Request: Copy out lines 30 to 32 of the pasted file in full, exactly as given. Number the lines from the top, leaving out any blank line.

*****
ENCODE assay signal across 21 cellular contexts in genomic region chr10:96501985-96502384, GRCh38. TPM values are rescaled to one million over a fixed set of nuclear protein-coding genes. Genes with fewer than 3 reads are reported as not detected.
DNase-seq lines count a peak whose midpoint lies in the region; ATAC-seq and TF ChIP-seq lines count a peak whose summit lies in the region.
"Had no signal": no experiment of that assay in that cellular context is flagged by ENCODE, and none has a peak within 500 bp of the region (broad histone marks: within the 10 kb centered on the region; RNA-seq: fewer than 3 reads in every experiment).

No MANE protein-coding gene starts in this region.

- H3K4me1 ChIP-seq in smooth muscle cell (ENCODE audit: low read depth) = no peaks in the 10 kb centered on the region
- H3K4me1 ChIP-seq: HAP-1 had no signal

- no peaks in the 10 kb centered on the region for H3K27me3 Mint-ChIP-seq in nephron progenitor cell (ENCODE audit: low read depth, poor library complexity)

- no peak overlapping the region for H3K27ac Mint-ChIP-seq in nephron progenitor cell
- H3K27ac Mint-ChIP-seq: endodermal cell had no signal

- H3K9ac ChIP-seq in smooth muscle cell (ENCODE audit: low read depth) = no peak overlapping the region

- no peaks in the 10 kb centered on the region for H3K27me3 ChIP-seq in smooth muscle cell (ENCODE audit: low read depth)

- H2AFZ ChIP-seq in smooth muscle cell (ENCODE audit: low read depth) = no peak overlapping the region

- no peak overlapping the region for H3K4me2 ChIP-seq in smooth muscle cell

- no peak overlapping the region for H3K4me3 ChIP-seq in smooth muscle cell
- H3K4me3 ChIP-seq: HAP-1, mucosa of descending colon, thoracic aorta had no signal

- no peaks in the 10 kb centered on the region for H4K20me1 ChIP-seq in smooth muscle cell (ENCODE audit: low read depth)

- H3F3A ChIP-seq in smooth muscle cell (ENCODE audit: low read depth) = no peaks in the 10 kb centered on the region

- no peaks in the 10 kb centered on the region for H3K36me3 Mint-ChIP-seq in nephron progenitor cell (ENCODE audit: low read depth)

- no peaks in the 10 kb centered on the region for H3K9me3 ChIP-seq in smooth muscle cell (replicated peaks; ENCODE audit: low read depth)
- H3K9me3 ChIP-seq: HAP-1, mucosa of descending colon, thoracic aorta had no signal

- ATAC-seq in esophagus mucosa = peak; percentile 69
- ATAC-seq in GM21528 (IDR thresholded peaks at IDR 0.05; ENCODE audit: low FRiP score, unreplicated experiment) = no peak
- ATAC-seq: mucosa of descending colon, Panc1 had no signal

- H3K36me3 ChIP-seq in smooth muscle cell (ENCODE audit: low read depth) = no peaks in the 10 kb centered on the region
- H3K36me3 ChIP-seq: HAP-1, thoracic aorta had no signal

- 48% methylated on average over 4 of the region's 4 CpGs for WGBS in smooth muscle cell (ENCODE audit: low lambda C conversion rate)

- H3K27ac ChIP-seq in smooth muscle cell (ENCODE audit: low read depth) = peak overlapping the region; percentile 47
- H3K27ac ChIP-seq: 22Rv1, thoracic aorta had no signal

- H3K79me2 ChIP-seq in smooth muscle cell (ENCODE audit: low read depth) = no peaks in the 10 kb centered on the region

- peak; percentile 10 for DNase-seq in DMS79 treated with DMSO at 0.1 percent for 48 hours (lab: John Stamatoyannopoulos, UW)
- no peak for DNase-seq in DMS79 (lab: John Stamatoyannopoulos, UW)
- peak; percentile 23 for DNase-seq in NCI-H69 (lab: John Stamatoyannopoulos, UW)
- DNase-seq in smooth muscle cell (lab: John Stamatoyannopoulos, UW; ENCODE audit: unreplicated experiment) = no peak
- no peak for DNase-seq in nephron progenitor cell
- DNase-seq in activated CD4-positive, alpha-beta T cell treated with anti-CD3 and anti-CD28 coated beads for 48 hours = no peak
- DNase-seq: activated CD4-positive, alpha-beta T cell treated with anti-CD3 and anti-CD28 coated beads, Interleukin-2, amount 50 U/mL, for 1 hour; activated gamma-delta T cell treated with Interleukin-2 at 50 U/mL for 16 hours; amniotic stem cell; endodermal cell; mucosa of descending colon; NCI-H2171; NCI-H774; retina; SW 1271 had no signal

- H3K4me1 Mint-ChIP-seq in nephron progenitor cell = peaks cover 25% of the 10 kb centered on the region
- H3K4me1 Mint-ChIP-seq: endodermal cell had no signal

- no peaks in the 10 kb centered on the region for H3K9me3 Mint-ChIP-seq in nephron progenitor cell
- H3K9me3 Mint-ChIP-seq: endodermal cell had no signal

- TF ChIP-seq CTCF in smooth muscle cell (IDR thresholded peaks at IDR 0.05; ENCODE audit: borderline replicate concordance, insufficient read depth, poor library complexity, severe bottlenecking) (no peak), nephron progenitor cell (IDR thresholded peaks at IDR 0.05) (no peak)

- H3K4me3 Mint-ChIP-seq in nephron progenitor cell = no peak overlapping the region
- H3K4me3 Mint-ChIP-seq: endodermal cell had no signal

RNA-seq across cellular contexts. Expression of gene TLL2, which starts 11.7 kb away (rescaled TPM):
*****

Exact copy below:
- peak; percentile 10 for DNase-seq in DMS79 treated with DMSO at 0.1 percent for 48 hours (lab: John Stamatoyannopoulos, UW)
- no peak for DNase-seq in DMS79 (lab: John Stamatoyannopoulos, UW)
- peak; percentile 23 for DNase-seq in NCI-H69 (lab: John Stamatoyannopoulos, UW)